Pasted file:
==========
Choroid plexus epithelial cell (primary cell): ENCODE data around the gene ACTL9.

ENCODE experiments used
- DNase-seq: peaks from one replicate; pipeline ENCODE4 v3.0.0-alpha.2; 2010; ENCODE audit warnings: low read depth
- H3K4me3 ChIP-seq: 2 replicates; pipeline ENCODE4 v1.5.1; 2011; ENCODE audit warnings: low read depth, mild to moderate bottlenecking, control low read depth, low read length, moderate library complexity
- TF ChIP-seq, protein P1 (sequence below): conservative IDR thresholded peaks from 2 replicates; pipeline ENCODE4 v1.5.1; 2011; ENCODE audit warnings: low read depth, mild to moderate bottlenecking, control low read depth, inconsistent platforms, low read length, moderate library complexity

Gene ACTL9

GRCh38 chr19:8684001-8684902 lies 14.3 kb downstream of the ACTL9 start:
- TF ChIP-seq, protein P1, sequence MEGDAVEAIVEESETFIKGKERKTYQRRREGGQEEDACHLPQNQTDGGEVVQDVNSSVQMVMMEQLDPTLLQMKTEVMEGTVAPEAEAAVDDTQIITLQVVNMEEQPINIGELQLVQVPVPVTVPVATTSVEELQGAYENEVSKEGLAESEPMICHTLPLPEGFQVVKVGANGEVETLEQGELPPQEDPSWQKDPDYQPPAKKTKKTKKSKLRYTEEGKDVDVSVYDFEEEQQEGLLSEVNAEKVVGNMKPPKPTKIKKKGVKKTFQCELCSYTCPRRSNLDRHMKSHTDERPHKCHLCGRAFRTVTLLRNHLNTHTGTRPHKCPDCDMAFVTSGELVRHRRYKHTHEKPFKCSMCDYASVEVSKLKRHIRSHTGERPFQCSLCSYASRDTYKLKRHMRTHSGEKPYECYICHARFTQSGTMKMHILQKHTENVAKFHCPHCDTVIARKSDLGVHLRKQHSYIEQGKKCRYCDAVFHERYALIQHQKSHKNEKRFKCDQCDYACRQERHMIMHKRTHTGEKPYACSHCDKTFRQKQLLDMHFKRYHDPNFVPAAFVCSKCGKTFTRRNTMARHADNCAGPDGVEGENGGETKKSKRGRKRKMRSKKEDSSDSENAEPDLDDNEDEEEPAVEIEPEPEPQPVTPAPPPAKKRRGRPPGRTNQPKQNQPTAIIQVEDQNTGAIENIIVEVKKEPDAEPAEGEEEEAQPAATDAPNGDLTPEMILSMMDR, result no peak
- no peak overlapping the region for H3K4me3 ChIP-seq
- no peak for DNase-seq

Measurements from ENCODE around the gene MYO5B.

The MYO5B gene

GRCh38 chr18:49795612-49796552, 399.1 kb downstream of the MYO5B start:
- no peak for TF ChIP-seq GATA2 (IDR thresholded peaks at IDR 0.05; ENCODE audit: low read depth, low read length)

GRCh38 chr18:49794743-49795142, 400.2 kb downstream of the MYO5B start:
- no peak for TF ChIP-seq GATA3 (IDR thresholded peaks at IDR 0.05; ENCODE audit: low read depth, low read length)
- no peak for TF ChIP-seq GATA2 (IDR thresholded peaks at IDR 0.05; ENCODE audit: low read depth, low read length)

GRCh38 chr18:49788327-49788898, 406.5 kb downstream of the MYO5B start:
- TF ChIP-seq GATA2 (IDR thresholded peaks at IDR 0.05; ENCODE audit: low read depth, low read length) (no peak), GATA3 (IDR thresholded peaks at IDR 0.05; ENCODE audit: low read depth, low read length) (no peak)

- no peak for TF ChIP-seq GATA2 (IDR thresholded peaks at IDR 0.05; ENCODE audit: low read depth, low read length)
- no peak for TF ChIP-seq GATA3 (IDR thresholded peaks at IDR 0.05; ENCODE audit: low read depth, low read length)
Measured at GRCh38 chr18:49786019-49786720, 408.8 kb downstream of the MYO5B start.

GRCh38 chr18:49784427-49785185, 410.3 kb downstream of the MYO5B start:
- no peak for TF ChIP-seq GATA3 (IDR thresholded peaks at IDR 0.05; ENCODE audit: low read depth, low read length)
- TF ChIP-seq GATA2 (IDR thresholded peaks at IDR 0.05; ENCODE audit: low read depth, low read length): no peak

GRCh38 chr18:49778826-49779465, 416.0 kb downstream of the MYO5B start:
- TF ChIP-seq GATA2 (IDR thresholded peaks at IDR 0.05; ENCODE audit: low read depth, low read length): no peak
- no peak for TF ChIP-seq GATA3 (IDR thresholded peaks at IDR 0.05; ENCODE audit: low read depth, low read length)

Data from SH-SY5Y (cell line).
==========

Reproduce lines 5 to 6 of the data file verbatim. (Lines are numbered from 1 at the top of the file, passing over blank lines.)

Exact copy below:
- TF ChIP-seq, protein P1 (sequence below): conservative IDR thresholded peaks from 2 replicates; pipeline ENCODE4 v1.5.1; 2011; ENCODE audit warnings: low read depth, mild to moderate bottlenecking, control low read depth, inconsistent platforms, low read length, moderate library complexity

Gene ACTL9